- registered and licensed under the provision of a State or Commonwealth, Liquor or Gaming Act, Associations’ Incorporation Act or Corporations Act; and
- established and operates on a not-for-profit basis; and
- does so for the benefit of members and the community
The Court found that points 1 and 2 above were satisfied, however, point 3 was not in its entirety.
Although the Court found that the Turf Club did operate for the benefit of its “members”, as no evidence was led by Mr St George in terms of “community”, the Court was not persuaded in this instance that a club that promotes and hold racing events is conducted for the benefit of the community.
The crux of the above position by the Court demolished the last refuge for Mr St George who sought to rely upon Section 382 (b)(i) of the Act. In brief, the Court confirmed the Turf Club was not a “club” for the purpose of the Award and therefore Mr St George is not engaged “in or in connection with” a club in the relevant sense.
The Court further held that if it was wrong in the above interpretation, the Award itself explicitly excludes thoroughbred, harness, trotting and greyhound racing clubs. These clubs are covered by the Racing Clubs Award with an exclusion of coverage of racing clubs in relation to “operations”. It held that because Mr St George was the CEO of the Turf Club, it could not be said that he was not engaged in the operations covered by the Racing Clubs Award.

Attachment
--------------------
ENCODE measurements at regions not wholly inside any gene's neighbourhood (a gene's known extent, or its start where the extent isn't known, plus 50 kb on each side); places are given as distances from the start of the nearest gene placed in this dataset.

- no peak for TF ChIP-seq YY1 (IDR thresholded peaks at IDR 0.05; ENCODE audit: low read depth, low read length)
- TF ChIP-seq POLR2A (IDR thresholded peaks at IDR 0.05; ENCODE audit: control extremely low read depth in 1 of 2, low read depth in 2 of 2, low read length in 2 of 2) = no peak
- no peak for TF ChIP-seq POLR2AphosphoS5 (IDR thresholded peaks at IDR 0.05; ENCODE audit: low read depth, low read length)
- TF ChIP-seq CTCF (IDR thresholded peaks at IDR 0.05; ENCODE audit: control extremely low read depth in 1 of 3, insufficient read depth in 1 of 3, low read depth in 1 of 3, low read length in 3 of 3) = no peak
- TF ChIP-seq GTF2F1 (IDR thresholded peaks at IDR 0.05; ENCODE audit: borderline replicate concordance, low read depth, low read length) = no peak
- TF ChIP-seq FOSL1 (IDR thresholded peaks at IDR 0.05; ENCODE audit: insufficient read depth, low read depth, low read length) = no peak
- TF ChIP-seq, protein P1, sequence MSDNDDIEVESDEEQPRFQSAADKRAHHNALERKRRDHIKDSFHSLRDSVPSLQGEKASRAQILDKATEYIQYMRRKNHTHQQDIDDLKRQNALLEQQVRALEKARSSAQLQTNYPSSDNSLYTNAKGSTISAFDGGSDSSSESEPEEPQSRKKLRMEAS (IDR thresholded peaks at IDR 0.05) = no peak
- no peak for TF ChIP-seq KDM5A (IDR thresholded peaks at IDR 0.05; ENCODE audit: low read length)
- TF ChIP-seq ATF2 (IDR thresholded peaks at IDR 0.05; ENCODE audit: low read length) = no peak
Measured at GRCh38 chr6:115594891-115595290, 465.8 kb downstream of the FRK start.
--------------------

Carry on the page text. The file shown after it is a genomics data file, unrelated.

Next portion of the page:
In finding of non-coverage by a Modern Award and the fact that his income exceeded the high income threshold led to the application being dismissed on jurisdictional grounds.
The decision provides some certainty in relation to executive office bearers and/or employees who work in the racing industry (this would apply to all facets of racing, e.g. thoroughbred, trotting and greyhound). It is less certain in relation to executive employees outside of the racing industry but it would appear that for employers to avoid any possible jurisdictional issue with the Fair Work Commission, they should ensure that their probationary periods are for less than the minimum prescribed employment period under the Act of 6 months (or certainly no longer than this period). If the two pre-conditions of the requirements, i.e. working for an employer for less than 6 months and the salary is in excess of the high income threshold currently ($138,900.00 per annum), there is little doubt that Fair Work Commission would have jurisdiction in relation to any disputes arising from this.
Employers should also ensure that their Employment Agreements make specific provision for termination notice periods within their probation period or extended probation period. Employers should also ensure that any recruitment agencies that they engage to act on their behalf have appropriate documentation which takes these issues into account and does not leave the employer liable for potential claims for unfair dismissal during a probation period or extended probation period.